Iowa Senate approves new rules on downsizing farms

5/1/2013 11:00 AM
By Associated Press

DES MOINES, Iowa (AP) — Environmental activists expressed concern about water pollution risks Wednesday after the Iowa Senate approved a measure that would allow livestock producers to shutter some barns and be subject to less state oversight.

The bill, approved 43-6, makes it easier for some farms to downsize by allowing them to close barns and be reclassified as small operations. Then they no would longer need to file plans for manure disposal with the state.

Supporters say the bill would help farmers who want to temporarily close a barn, perhaps because a child who was helping on the farm went off to college or due to illness or financial hardship.

"You can lose your shirt in the hog business," said Sen. Joe Seng, D-Davenport. "This allows a farmer to get out of the hog business for a specified time. He may not want to get completely out of the business."

But Iowa Citizens for Community Improvement argued that the measure will allow farmers to store manure in those idled barns, which could lead to water-polluting spills either when the waste is transported or while it sits in an unsupervised facility.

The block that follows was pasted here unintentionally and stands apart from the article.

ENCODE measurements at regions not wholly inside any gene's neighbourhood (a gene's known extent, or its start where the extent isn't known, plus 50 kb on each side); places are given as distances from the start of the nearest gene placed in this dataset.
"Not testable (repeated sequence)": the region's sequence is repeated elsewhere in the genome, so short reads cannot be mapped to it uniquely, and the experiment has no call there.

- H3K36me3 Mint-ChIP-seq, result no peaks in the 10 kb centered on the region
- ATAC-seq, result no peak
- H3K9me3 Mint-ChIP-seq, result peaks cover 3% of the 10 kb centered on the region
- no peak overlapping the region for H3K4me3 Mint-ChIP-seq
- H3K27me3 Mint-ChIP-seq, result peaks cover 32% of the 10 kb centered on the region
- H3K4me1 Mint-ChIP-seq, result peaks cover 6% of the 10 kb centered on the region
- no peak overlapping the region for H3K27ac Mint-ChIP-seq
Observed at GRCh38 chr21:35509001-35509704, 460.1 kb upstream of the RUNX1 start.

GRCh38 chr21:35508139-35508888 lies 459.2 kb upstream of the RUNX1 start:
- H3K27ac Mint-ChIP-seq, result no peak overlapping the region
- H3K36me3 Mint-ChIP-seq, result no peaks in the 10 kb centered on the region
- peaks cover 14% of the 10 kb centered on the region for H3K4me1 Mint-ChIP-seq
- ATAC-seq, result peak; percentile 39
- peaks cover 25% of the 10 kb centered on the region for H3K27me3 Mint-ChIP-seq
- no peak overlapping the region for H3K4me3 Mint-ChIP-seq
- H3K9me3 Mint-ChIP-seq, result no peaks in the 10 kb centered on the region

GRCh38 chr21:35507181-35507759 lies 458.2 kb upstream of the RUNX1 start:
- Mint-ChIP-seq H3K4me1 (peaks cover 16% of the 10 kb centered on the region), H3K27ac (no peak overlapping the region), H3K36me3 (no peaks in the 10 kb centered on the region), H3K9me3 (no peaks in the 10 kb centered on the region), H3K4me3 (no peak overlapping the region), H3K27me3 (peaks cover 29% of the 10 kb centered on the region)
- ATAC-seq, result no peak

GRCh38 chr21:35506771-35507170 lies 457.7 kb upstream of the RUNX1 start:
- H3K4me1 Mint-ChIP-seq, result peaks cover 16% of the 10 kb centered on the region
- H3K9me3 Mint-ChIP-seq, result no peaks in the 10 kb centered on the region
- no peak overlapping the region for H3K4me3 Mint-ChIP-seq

In response to the criticism, Seng amended the legislation to require producers who want to temporarily store manure in idled barns to seek permission from the state. But David Goodner, an organizer with Citizens for Community Improvement, said the amendment wasn't enough.

"We think this is a gift to the industry and it's a loss for clean water," Goodner said.

Under current rules, producers who want to deactivate a barn must remove equipment and render the facility unusable. Supporters of this legislation say it can be an expensive process to start using the structure again.

Iowa has roughly 8,000 livestock operations and is the leading hog-producing state in the U.S. The legislation would apply to an estimated 6,100 operations that confine livestock in roofed structures. Currently, if those producers have a certain amount of livestock, they must have a plan for disposing manure and cannot spread the waste on frozen or snow-covered ground in the winter months.

A version of this bill has already received House approval. The amended legislation will now return to the House for review.


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